Q: How do they work with the human body?
Your genome has 20,000 genes. You might have thousands of different species of bacteria living in you and each one of those has a few thousand genes. But you have so many of these species that you have 100 times more microbial genes than you have human genes. Those microbial genes are binding and changing things within you.

All of these microbial genes make up what is called your second genome or metagenome – a big genome made up of a bunch of little genomes. So you’re not just a human, you’re kind of a super organism because you’re a community of all these things that are with you your whole life.

Q: How does that affect the study of the Human Genome?
Once people started thinking about it that way, they realized we don’t really know anything about what these guys we’re carrying around with us are. Most of the time they’re doing an enormous amount for us but they’re not causing any problems, so we don’t even think about it. But we ought to understand what they’re doing so when things get out of whack (we’re able to understand) it may be because of changes in things (microbes) you’re carrying around with you.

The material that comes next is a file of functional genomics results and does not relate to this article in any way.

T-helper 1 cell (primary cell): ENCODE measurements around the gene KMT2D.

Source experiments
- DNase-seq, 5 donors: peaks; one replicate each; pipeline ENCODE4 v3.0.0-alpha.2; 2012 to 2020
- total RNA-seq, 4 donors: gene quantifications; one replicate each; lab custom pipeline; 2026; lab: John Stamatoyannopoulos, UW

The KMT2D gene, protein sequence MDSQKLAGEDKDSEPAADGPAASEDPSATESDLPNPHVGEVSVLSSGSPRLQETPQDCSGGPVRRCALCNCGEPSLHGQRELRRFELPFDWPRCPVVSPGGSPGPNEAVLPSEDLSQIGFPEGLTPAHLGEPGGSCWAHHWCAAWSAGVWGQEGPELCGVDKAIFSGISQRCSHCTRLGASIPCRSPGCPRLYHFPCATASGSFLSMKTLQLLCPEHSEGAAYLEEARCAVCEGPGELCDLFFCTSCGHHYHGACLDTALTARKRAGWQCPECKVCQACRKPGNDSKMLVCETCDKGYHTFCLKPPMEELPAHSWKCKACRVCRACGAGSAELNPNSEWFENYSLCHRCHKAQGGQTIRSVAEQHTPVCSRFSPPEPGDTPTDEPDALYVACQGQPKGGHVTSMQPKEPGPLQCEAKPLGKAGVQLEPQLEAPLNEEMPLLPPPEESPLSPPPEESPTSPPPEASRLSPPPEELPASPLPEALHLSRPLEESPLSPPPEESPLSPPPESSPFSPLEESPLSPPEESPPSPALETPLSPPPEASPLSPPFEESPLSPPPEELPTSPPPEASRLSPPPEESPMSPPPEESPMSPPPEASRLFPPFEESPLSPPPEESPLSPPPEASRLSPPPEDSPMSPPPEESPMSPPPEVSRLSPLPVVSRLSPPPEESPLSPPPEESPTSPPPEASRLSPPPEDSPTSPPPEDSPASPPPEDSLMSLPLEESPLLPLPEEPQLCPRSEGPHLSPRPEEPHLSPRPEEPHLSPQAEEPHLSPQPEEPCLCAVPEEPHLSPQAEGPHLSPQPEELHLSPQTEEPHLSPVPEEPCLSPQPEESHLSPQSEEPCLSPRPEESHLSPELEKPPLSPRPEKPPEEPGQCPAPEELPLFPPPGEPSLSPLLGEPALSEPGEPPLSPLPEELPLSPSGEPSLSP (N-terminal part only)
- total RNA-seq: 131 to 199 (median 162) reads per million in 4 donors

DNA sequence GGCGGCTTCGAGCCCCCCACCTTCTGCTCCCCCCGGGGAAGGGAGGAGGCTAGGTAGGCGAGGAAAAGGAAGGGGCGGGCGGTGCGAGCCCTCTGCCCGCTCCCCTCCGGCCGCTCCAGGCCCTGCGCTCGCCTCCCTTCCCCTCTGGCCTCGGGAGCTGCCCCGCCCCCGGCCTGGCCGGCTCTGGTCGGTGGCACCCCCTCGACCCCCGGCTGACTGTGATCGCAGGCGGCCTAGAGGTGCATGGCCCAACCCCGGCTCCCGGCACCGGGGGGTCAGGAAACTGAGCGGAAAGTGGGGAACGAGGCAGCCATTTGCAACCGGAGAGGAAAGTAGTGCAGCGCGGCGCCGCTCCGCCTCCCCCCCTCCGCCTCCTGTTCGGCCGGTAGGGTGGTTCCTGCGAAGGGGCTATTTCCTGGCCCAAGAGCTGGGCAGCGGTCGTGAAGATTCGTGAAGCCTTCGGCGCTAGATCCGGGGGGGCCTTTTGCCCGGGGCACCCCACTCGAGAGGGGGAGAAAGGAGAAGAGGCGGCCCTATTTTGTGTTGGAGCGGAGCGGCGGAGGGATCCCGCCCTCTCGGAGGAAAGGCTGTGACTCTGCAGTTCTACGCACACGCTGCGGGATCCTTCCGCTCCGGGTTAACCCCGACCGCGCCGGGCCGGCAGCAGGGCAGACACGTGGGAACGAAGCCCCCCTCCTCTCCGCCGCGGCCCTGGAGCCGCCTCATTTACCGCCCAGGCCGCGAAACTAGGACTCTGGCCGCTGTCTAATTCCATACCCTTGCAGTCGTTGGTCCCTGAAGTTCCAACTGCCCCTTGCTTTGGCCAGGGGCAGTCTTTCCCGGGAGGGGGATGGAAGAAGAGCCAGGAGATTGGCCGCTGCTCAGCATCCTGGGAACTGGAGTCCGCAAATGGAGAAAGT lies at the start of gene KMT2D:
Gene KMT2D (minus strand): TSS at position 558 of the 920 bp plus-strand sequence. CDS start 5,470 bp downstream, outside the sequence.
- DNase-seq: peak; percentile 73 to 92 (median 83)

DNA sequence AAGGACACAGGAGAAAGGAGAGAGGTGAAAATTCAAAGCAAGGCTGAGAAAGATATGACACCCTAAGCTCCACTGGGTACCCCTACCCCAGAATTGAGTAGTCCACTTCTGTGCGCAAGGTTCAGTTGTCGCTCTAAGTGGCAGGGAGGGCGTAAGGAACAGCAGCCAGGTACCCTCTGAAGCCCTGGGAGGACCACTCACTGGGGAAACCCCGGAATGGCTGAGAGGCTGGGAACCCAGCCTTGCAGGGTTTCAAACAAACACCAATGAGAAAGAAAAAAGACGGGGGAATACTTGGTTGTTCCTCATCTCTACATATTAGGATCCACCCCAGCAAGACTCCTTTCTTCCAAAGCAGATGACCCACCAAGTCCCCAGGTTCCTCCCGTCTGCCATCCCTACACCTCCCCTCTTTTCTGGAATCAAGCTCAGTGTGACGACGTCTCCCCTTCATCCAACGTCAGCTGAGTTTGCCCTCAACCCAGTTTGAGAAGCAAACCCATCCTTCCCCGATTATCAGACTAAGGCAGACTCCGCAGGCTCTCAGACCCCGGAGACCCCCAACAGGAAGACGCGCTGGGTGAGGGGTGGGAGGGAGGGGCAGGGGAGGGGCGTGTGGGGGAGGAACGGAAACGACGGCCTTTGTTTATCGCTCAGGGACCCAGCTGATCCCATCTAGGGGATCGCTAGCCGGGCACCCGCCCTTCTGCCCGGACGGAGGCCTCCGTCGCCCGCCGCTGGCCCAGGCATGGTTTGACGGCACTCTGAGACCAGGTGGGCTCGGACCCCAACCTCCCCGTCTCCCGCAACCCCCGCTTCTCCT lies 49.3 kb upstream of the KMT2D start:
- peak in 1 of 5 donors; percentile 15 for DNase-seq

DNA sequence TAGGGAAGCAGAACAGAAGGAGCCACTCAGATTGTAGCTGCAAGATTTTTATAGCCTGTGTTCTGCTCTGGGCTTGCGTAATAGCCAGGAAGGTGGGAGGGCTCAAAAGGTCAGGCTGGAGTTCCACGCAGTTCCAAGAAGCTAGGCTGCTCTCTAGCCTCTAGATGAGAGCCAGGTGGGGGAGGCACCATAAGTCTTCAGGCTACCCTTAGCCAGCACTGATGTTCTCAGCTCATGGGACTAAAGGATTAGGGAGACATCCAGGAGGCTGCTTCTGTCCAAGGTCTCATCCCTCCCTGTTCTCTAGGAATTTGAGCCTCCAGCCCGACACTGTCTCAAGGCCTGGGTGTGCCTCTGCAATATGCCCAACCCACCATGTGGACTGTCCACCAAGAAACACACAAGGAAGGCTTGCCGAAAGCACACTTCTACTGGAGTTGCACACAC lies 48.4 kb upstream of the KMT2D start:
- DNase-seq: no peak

Q: What’s an example of that?
Take plaque. Plaque is actually a community of microbes. They just bind to your teeth and normally don’t cause any problems. Plaque is happy to take what food passes by and offer some benefits to you. But if you eat lots of sugar, some of the bugs (plaque) can take it and grow like mad which can cause cavities. This is because the guys that overgrow secrete acid that causes damage to your teeth. A classic microbe is normal, stable and balanced. But if it gets out of balance, it can cause damage.

Q: What’s the Human Microbiome Project?